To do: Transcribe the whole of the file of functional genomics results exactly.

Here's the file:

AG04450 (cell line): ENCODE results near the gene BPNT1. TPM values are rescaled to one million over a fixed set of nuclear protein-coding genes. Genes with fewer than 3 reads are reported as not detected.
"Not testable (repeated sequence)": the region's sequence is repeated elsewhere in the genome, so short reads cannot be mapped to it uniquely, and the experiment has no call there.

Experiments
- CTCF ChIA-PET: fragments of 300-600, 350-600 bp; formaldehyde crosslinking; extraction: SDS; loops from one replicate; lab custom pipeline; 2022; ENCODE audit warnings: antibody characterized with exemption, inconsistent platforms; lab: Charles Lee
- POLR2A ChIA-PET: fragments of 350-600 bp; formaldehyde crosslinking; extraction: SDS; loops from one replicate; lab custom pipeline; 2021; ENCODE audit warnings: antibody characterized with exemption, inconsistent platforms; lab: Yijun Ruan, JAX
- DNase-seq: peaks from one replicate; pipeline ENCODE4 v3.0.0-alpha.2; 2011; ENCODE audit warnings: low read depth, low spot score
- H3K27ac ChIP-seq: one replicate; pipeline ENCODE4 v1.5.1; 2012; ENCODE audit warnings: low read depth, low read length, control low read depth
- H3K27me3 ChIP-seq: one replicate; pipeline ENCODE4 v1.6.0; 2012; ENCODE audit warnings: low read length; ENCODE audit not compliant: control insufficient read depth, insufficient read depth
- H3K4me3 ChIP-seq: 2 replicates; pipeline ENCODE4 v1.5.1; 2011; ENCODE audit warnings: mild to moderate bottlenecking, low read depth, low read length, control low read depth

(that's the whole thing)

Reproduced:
AG04450 (cell line): ENCODE results near the gene BPNT1. TPM values are rescaled to one million over a fixed set of nuclear protein-coding genes. Genes with fewer than 3 reads are reported as not detected.
"Not testable (repeated sequence)": the region's sequence is repeated elsewhere in the genome, so short reads cannot be mapped to it uniquely, and the experiment has no call there.

Experiments
- CTCF ChIA-PET: fragments of 300-600, 350-600 bp; formaldehyde crosslinking; extraction: SDS; loops from one replicate; lab custom pipeline; 2022; ENCODE audit warnings: antibody characterized with exemption, inconsistent platforms; lab: Charles Lee
- POLR2A ChIA-PET: fragments of 350-600 bp; formaldehyde crosslinking; extraction: SDS; loops from one replicate; lab custom pipeline; 2021; ENCODE audit warnings: antibody characterized with exemption, inconsistent platforms; lab: Yijun Ruan, JAX
- DNase-seq: peaks from one replicate; pipeline ENCODE4 v3.0.0-alpha.2; 2011; ENCODE audit warnings: low read depth, low spot score
- H3K27ac ChIP-seq: one replicate; pipeline ENCODE4 v1.5.1; 2012; ENCODE audit warnings: low read depth, low read length, control low read depth
- H3K27me3 ChIP-seq: one replicate; pipeline ENCODE4 v1.6.0; 2012; ENCODE audit warnings: low read length; ENCODE audit not compliant: control insufficient read depth, insufficient read depth
- H3K4me3 ChIP-seq: 2 replicates; pipeline ENCODE4 v1.5.1; 2011; ENCODE audit warnings: mild to moderate bottlenecking, low read depth, low read length, control low read depth